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The history of the Conservatrive Party. See below...

 

Welcome to InfoBritain, for historical visiting information in the UK. InfoBritain tells you what happened and where it happened. We have articles and visits relating to all historical periods from prehistoric Britain to recent times, and to the lives of major British authors, artists, musicians, scientists, politicians, military and royal figures. You can use our site search, or our various menus to find suggested visits relating to times or people. Alternatively go to the regions menu, find a place to visit in a particular area, and then link back to the history relating to it. We also have a full accommodation booking service for all parts of the mainland UK. We specialise in historic accommodation, but we also have comprehensive lists of hotels of all types and price ranges. See the regional menus on the right. Enjoy!

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A Personal Note (Archive)

June 8, 2017

The Conservative Party of the United Kingdom is a successor to the Tory Party, which represented landed gentry in Britain until the 1830s. The Tories began referring to themselves as the Conservatives around 1830. George Canning used the term in 1824, but it was a passage in Quarterly Review of 1830 which is supposed to have really set the trend: "We now are, as we have always been, decidedly and conscientiously attached to what is called the Tory, and which might with more propriety be called the Conservative, Party"The name quickly caught on. The new name in many ways reflected a party which had to change to adapt to turbulent times... read more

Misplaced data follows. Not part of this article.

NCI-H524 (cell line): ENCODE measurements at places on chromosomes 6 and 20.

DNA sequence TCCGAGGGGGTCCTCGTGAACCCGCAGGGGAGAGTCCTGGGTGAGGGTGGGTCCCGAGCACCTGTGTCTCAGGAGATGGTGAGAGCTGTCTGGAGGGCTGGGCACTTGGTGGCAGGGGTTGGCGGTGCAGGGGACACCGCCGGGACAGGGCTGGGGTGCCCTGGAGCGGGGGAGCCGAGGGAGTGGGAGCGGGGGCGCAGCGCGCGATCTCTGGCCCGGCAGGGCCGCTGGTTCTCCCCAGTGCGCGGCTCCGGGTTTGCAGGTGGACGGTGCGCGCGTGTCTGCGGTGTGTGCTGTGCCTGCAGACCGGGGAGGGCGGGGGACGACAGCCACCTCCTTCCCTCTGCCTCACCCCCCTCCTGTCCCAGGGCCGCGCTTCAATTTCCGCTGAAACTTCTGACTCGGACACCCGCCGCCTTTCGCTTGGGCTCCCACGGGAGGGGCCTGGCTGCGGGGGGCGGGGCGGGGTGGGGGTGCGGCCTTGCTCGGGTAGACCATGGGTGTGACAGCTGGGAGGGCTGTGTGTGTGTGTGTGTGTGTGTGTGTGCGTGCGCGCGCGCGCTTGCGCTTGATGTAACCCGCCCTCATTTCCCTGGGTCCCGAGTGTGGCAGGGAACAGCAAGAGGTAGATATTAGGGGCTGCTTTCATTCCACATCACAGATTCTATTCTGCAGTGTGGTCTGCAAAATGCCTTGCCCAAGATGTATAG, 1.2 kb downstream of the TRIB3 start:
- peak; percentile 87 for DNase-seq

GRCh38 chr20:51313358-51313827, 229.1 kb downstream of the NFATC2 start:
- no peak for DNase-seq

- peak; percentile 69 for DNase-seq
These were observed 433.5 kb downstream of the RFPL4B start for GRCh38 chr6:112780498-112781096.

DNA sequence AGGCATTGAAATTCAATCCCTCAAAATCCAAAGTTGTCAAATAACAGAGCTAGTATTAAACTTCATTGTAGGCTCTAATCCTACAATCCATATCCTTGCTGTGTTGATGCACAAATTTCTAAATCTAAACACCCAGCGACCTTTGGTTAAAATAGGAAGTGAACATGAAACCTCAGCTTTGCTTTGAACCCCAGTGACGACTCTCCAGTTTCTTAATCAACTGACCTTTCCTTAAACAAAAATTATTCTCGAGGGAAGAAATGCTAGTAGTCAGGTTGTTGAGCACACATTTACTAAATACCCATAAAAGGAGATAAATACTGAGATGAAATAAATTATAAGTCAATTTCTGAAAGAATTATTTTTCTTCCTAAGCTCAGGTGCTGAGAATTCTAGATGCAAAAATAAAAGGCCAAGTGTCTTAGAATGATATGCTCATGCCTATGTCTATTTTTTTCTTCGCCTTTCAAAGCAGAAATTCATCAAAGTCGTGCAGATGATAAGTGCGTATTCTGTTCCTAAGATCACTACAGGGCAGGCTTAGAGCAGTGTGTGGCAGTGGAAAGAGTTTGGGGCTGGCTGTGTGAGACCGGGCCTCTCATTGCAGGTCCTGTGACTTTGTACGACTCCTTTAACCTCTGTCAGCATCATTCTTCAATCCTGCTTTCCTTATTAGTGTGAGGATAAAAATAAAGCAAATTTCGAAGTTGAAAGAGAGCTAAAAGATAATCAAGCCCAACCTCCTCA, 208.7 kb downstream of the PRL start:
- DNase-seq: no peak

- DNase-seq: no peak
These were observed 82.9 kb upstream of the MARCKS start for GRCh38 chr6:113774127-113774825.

Best wishes

Martin

The InfoBritain view of history (with thanks to The Simpsons)

 

Historical news for June

The Design Museum in London is currently staging its Designed in California exhibition, following the history of Californian culture and design from the 1960s counter culture to the tech revolution of silicon valley. For more details go to: https://designmuseum.org/exhibitions/california